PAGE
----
The county currently has far more daily COVID-19 deaths than any other nation in the world, the Associated Press reported.

Brazil reported 3,368 new coronavirus-related deaths on Saturday, according to Worldometers.

The seven-day average – 2,542 daily deaths – accounts for over a quarter (26 percent) of the world’s total death toll, according to Our World In Data.

Read more: Scientists are racing to develop new kinds of drugs that could fight this pandemic and protect us from the next one

There have been so many deaths that burials are happening in Sao Paulo cemeteries every few minutes, CNN reported.

Crematoriums can’t keep up, the media outlet reported. At one facility, CNN said, the demand for cremations exceeded its daily capability by three times.

The situation is bleak and, according to experts, is set to only get worse.

“We have surpassed levels never imagined for a country with a public health care system, a history of efficient immunization campaigns, and health workers who are second to none in the world,” Miguel Nicolelis, a professor of Neurobiology, said in an interview with AP. “The next stage is the health system collapse.”

The healthcare system is buckling under the pressure, AP reported. Almost all intensive care units are at or near capacity, the news agency said.

Daily deaths could also soon reach peaks of 4,000, an expert told AP. “Four thousand deaths a day seems to be right around the corner,” Dr. Jose Antonio Curiati, a supervisor at a Sao Paulo hospital, said.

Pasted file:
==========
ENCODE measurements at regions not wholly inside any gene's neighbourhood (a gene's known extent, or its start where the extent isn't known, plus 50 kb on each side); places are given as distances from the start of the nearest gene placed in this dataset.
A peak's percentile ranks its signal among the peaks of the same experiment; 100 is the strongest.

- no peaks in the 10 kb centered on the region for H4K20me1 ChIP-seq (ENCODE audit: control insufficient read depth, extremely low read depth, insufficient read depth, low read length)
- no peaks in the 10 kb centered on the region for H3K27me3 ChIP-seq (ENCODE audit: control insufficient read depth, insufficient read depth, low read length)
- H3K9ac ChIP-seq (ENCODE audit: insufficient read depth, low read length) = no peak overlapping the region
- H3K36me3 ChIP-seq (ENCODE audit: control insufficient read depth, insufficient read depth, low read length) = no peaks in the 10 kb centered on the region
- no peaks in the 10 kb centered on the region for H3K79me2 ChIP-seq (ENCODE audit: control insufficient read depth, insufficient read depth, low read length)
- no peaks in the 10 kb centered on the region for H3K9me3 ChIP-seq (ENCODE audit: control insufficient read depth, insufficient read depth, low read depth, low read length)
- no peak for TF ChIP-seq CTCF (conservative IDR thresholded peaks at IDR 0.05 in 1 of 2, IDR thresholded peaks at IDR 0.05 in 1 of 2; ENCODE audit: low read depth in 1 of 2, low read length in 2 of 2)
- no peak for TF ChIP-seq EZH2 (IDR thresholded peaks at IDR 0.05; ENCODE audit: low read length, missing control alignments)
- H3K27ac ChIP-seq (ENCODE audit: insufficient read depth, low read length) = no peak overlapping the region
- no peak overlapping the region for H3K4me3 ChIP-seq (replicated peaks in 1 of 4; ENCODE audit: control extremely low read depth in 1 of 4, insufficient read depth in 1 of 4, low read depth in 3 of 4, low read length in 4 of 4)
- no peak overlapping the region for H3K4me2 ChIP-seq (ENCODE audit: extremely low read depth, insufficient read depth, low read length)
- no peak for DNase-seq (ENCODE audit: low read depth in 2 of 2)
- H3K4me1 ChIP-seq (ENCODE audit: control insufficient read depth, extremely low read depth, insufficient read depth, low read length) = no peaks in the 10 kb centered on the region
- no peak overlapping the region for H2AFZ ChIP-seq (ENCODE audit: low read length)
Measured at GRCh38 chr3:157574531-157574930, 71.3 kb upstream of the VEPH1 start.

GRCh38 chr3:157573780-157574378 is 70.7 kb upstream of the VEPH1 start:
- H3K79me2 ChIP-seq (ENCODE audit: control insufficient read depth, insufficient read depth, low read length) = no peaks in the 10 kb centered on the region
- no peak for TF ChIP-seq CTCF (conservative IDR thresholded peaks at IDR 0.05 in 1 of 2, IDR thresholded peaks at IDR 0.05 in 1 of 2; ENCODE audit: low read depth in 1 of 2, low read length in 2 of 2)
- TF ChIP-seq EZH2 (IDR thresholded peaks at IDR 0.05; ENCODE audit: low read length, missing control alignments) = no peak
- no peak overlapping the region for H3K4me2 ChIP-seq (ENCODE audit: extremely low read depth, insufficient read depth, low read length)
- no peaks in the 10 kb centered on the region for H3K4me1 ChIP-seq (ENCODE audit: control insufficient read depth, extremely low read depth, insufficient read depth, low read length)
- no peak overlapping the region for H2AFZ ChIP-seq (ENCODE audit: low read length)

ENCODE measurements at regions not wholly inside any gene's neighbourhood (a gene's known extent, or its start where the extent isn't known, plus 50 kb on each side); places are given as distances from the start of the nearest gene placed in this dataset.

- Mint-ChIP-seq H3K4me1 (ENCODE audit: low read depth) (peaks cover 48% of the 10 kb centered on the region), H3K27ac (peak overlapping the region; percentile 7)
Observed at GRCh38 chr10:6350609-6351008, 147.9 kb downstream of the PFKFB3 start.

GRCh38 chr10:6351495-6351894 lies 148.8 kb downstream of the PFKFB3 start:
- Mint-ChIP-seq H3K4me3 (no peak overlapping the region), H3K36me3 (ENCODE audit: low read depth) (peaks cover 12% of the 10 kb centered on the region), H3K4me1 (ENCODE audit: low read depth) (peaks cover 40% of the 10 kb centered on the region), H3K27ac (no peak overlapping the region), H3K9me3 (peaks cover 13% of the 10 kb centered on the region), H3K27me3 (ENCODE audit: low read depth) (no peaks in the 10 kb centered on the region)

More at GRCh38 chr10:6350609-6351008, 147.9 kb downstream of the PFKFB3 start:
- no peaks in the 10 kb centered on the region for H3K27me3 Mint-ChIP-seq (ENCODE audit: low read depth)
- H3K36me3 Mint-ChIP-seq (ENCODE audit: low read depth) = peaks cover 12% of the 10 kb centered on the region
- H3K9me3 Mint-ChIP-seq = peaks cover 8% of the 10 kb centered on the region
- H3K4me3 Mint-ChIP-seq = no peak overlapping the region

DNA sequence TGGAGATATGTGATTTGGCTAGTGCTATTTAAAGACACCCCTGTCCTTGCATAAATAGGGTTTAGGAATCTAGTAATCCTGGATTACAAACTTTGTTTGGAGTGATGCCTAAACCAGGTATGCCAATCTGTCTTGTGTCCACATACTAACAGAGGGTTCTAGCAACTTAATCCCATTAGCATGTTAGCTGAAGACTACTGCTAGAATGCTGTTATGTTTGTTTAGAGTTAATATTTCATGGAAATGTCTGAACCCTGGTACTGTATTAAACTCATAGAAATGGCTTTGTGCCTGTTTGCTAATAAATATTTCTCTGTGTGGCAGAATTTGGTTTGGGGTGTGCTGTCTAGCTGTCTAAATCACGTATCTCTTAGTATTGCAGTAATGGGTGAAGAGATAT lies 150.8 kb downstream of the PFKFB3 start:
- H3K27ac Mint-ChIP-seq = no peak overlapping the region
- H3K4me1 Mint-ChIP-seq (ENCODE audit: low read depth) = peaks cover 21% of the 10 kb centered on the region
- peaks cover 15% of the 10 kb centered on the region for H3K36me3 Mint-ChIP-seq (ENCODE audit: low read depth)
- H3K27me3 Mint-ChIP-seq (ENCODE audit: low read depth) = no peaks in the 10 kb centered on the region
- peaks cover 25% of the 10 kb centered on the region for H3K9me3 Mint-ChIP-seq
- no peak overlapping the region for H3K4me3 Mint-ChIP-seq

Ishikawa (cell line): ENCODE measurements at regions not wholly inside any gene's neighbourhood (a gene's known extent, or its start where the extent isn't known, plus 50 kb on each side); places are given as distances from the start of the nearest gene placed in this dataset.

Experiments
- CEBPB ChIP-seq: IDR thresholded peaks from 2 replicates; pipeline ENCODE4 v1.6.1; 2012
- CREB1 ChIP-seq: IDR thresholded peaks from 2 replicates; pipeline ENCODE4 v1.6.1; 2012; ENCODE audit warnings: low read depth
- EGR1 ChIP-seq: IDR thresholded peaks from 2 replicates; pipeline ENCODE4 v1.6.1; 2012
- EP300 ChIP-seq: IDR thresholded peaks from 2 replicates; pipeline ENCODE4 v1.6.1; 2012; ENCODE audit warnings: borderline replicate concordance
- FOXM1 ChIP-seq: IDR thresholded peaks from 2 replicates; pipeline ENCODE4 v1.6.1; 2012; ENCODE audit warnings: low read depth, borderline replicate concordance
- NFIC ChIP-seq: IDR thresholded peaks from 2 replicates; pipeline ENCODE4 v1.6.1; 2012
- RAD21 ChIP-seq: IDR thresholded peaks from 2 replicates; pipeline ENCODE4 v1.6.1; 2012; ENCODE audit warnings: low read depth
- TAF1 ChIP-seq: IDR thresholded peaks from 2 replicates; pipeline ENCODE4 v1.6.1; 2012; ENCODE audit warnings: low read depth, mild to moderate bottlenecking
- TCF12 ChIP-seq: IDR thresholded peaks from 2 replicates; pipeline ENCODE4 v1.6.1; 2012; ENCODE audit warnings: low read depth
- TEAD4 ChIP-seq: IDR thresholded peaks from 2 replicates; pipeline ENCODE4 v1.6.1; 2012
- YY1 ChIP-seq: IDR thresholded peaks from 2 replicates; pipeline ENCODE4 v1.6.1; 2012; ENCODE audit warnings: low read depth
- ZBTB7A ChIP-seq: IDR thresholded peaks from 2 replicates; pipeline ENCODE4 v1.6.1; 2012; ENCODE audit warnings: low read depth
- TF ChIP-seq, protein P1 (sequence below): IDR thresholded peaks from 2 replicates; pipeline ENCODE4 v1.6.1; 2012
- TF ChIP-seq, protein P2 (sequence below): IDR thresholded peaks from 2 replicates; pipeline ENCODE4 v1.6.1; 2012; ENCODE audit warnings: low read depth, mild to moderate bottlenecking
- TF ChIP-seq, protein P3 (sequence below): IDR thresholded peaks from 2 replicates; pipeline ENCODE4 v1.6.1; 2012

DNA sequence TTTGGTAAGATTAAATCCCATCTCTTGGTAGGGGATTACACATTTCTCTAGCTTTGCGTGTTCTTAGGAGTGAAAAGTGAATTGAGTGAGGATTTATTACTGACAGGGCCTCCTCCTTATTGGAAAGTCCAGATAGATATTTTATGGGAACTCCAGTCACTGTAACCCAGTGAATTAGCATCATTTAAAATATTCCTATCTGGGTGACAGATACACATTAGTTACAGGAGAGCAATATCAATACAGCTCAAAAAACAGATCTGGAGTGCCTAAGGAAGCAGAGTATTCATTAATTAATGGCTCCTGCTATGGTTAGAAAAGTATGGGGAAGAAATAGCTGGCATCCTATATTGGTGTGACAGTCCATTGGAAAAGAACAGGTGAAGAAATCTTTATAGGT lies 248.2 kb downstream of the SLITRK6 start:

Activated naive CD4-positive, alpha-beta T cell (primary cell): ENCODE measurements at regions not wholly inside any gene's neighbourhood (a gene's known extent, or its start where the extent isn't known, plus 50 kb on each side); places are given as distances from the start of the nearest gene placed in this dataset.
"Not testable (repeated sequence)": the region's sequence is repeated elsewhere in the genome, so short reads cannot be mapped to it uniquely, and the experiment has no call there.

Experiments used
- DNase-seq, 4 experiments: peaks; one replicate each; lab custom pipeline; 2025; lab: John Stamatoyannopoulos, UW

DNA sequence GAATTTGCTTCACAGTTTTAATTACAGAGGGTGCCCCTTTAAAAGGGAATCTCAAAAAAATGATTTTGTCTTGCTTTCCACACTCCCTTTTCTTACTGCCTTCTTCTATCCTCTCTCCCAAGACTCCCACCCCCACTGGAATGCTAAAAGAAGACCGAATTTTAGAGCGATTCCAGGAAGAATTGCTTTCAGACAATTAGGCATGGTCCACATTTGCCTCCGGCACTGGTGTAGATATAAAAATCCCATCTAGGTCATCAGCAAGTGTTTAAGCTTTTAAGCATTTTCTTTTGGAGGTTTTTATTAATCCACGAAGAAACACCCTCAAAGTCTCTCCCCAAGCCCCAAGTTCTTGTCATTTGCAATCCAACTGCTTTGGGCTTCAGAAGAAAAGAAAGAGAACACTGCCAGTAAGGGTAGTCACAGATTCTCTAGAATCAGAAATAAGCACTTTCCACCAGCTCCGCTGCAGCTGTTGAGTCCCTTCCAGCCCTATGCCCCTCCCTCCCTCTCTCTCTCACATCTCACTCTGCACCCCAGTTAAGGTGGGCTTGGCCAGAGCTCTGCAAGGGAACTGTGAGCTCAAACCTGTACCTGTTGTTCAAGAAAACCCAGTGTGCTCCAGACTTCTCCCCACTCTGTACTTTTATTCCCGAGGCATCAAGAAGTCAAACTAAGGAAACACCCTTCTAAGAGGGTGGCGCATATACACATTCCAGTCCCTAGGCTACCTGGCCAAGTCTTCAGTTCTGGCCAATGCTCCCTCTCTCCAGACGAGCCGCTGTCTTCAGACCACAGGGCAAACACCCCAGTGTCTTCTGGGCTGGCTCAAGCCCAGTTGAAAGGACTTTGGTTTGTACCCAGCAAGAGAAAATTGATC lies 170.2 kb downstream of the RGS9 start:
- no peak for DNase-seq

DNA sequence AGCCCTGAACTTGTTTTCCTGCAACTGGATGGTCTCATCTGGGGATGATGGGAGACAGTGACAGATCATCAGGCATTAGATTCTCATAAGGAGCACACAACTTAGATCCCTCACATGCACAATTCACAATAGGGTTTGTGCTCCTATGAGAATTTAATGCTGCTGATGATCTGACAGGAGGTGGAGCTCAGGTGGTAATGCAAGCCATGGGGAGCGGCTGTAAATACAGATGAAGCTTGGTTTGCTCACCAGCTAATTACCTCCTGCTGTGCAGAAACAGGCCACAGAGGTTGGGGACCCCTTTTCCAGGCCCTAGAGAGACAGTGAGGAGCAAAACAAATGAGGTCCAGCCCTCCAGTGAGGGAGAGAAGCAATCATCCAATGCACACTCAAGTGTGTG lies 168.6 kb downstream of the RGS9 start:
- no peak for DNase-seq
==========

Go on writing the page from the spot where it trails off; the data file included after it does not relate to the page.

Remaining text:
A highly contagious variant is wreaking havoc, contributing to the country’s 300,000+ COVID-19 deaths so far.

President Jair Bolsonaro’s critics are also placing the blame on the leader’s resistance to introducing lockdown restrictions.

Bolsonaro has repeatedly said that lockdowns aren’t viable for the economy and has instead continued to promote baseless COVID-19 treatments, The New York Times reported.

He has referred to governors and mayors who planned to introduce lockdown measures as “tyrants,” BBC reported.

Earlier this month, Bolsonaro told Brazilians to “stop whining” about the virus.

His critics, including former president Luiz Inacio Lula da Silva, have been vocal in their opposition to his handling of the pandemic. “It’s the biggest genocide in our history,” Lula said.

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President of Brazil, presiding over one of the worst COVID-19 outbreaks in the world, tells people to ‘stop whining’

Brazil coronavirus
Relatives of a deceased person mourn during a mass burial of coronavirus victims in Manaus, Brazil, in May 2020.

  • Brazil’s president told people to “stop whining” as it battles a devastating coronavirus outbreak.
  • Many badly hit countries are now controlling the virus, but Brazil saw record deaths this week.
  • Bolsonaro downplayed the virus and spread misinformation, even as bodies were left in the streets.
  • Visit the Business section of Insider for more stories.

Brazil’s populist president told people to “stop whining” as he presides over what is arguably the worst COVID-19 outbreak in the world.

Jair Bolsonaro addressed crowds in the Brazilian capital of Rio de Janeiro on Thursday, where he said, “Stop whining. How long are you going to keep crying about it?,” according to the BBC.